Mayor Tom Henry has quietly appointed a key city official who is not a holdover from the Richard administration: Attorney Tim Haffner is the city’s new corporation counsel, a part-time position that is legally the city’s top-ranking legal official.
The appointment indicates Henry plans to keep the structure of the legal staff his predecessor, Graham Richard, developed after taking office in 2000. A month ago, when Henry announced the reappointment of Carol Taylor as city attorney, he indicated he was unsure how he was going to handle the corporation counsel position.
Taylor is the full-time city employee responsible for the day-to-day management of the city’s Legal Department. Haffner is responsible for representing the city as a corporation, particularly in higher-profile matters. Haffner succeeds Joe Kimmell, who recently announced he was taking a job in Ann Arbor, Mich.
Kimmell was with Baker & Daniels, the firm where Haffner works. Haffner contracted to do some of the legal work related to Harrison Square for the city, and he is a member of the Fort Wayne-Allen County Airport Authority – appointed not by the mayor but by the county commissioners. Haffner is also a part owner of the Gary Southshore Railcats, a minor league baseball team.
Like Kimmell, Haffner is expected to focus more on long-term legal strategy and bigger-picture issues. Kimmell emerged as one of Richard’s top behind-the-scenes advisers, a position Haffner could well assume with Henry. Haffner will likely be involved in the negotiations over the City Light lease, which expires next year.
A former board chairman of the Fort Wayne-Allen County Economic Development Alliance and Greater Fort Wayne Chamber of Commerce, Haffner is widely respected in the city’s business, government and legal communities, and could prove to be one of Henry’s most important appointments.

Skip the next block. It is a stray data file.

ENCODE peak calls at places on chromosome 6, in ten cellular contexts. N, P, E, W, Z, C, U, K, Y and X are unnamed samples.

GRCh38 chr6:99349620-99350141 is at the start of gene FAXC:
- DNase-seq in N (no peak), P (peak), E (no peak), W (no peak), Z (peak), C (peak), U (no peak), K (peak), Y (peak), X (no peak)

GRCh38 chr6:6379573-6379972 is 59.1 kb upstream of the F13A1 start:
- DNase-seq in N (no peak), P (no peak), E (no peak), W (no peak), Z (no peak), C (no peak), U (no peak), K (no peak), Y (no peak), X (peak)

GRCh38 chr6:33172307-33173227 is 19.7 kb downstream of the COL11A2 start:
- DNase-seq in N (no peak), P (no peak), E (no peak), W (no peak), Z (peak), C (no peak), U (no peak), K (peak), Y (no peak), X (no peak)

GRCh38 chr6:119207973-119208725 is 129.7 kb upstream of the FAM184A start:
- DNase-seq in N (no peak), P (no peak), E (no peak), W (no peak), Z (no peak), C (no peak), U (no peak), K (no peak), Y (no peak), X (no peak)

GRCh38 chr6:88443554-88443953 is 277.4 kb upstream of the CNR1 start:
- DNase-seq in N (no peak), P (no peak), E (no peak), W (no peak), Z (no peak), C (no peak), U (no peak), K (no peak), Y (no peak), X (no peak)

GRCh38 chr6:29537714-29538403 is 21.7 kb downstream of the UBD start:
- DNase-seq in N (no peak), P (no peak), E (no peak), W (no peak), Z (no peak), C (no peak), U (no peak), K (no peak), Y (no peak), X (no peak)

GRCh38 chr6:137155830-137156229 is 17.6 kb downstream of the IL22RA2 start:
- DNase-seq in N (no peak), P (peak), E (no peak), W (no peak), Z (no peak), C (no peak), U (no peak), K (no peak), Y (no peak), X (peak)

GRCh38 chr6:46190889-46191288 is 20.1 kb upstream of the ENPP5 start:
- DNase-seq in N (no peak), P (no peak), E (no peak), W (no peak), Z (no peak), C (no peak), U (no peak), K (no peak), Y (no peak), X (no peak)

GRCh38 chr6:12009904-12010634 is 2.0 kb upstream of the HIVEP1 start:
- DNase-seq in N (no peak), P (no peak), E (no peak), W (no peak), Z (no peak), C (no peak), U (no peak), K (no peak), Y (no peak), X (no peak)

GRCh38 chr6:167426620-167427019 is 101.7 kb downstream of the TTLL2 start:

Henry is also assembling his public information staff, reorganizing the office to include three employees rather than one. He named Ozzie Mitson – campaign manager for Nelson Peters’ failed bid to win the
mayoral nomination last year – as a public information assistant. Rachel Blakeman, a one-time reporter for The Journal Gazette who has been director of marketing for Lancia Homes, is the other public information assistant.
Mitson, a Republican precinct committeeman, was involved in the Republicans for Henry campaign.
Henry has yet to name the person who will hold the top post, director of public information, held temporarily by Michael Joyner, a city police officer.
Richard had downplayed the public information aspect of the mayor’s office, and Henry is moving to return the public information staff back to pre-Richard levels. In a news release, Henry indicated he wants the new public information director to work with the 311 Call Center, the Neighborhood Advocate office, City Utilities and public safety agencies to coordinate the flow of information.
2008 campaigns begin
Filing for county and state offices in this year’s election begins Wednesday, and among the first to declare their intentions will be the five Allen Superior Court judges whose terms expire at the end of the year. Judges Fran Gull, Dan Heath, Stan Levine, Steve Sims and John Surbeck are expected to announce re-election plans Wednesday, as they did as a group six years ago. The Superior Court candidates run on a non-partisan basis in November.